The brackets indicate that the ranges are optional. If these arguments are missing, the SUMIF and AVERAGEIF functions work with the *range* area.

Below, the left cell shows the result of the calculation and the right cell shows one or more alternative formulas.

15 | =SUMIF(Units,”=5″) =SUMIF(Units,”=5″, Units) |

Return the total number of Units sold for sales of exactly 5 units. |

3 | =COUNTIF(Units,”=5″) |

Return the number of times we’ve sold exactly 5 units. |

5 | =AVERAGEIF(Units,”=5″) |

Return the average units sold for sales of exactly 5 units. |

Above, the criteria are fully contained with the formulas. But suppose you enter the value 5 in cell J3. You then could use these formulas:

15 | =SUMIF(Units,”=”&J3) =SUMIF(Units,”=”&J3, Units) |

Return the total number of Units sold for sales of exactly the number of units entered in cell J3. |

3 | =COUNTIF(Units,”=”&J3) |

Return the number of orders for exactly the number of units entered into cell J3. |

5 | =AVERAGEIF(Units,”=”&J3) |

Return the average of the orders when sales were exactly the number of units entered into cell J3. |

You also could use array formulas to return the same results:

15 | {=SUM(IF(Units=5,Units,0))} {=SUM(IF(Units=J3,Units,0))} |

Return the total number of Units sold for sales of the specified number of units. |

3 | {=SUM(IF(Units=5,1,0))} {=SUM(IF(Units=J3,1,0))} |

Return the number of times we’ve sold the specified number of units. |

Notice that the two array formulas above sum ones and zeros rather than using a count function.

5 | {=AVERAGE(IF(Units=5,Units,””))} {=AVERAGE(IF(Units=J3,Units,””))} |

Return the average number of units sold for sales of the specified number of units. |

Notice that the two formulas above use null strings (“”) rather than zero. If you were to use zero, the AVERAGE function would include those zeros in the average.

### Using Non-Data and a Single Criteria

Until now, the examples have summarized data using criteria that applied to the data itself.

More frequently, however, we summarize data by applying our criteria to related columns of information that describe the data.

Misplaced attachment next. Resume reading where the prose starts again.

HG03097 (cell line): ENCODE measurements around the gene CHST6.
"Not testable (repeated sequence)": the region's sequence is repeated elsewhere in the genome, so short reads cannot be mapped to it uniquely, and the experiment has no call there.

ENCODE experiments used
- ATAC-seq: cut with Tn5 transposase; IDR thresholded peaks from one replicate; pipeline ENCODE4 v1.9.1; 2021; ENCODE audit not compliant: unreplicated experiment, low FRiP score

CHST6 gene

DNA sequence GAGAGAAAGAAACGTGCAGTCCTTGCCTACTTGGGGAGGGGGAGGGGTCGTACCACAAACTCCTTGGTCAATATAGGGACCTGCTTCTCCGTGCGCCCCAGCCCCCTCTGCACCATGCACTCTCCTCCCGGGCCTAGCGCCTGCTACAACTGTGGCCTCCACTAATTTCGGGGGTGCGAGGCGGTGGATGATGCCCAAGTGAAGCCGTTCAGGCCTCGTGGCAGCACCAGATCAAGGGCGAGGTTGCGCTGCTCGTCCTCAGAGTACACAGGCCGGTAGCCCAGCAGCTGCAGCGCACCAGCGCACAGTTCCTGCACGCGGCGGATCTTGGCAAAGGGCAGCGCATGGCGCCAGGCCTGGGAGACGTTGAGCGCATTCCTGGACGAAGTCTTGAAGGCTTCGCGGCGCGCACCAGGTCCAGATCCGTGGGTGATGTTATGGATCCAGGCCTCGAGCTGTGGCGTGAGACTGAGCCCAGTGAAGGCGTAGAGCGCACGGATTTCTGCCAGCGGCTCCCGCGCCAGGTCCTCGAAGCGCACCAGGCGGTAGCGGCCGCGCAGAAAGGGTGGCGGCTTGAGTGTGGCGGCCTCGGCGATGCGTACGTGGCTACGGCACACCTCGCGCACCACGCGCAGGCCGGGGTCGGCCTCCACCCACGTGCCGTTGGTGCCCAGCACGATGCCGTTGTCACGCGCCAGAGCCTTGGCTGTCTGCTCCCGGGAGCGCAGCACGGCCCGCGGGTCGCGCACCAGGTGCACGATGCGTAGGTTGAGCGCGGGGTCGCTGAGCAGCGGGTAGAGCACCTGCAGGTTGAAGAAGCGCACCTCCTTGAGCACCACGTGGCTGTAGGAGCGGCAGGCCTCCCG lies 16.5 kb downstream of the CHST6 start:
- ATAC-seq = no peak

Here, for example, we find the number of units of Hats that have been sold, the number of hat orders, and the average order:

41 | =SUMIF(Prods,”=Hats”, Units) |

7 | =COUNTIF(Prods,”=Hats”) |

5.9 | =AVERAGEIF(Prods,”=Hats”) |

We could use array formulas to return the same results:

41 | {=SUM(IF(Prods=”Hats”,Units,0))} |

7 | {=SUM(IF(Prods=”Hats”,1,0))} |

5.9 | {=AVERAGE(IF(Prods=”Hats”,Units,””))} |

As before, “Hats” could be in a cell that the formulas could reference.

And again, notice that to count the number of hat sales, we we SUM an array of ones and zeros rather than using a COUNT function. And we also use a null string (“”) rather than zeros for the AVERAGE-IF array formula.

### Introducing SUMIFS, COUNTIFS, and AVERAGEIFS

So far, the examples have used only one criteria. But frequently, Excel users need to summarize data using multiple criteria. Excel 2007 introduced three new summary functions that allow for multiple criteria:

=SUMIFS(sum_range,criteria_range,criteria,…)

=COUNTIFS(criteria_range,criteria,…)

=AVERAGEIFS(average_range,criteria_range,criteria,…)

These functions work like SUMIF, COUNTIF, and AVERAGEIF, but they allow you to add any number of criteria. Here are some examples:

15 | =SUMIFS(Units,Clients,”=Smith”,Colors,”=Blue”) |

Return the total number of blue products sold to Smith. |

4 | =COUNTIFS(Clients,”=Smith”,Colors,”=Blue”) |

Return the number of times we’ve sold blue products to Smith. |

3.8 | =AVERAGEIFS(Units,Clients,”=Smith”,Colors,”=Blue”) |

Return the average number of blue products sold to Smith. |

Array formulas also allow you to use multiple criteria.

### Introducing Array Formulas With Multiple Criteria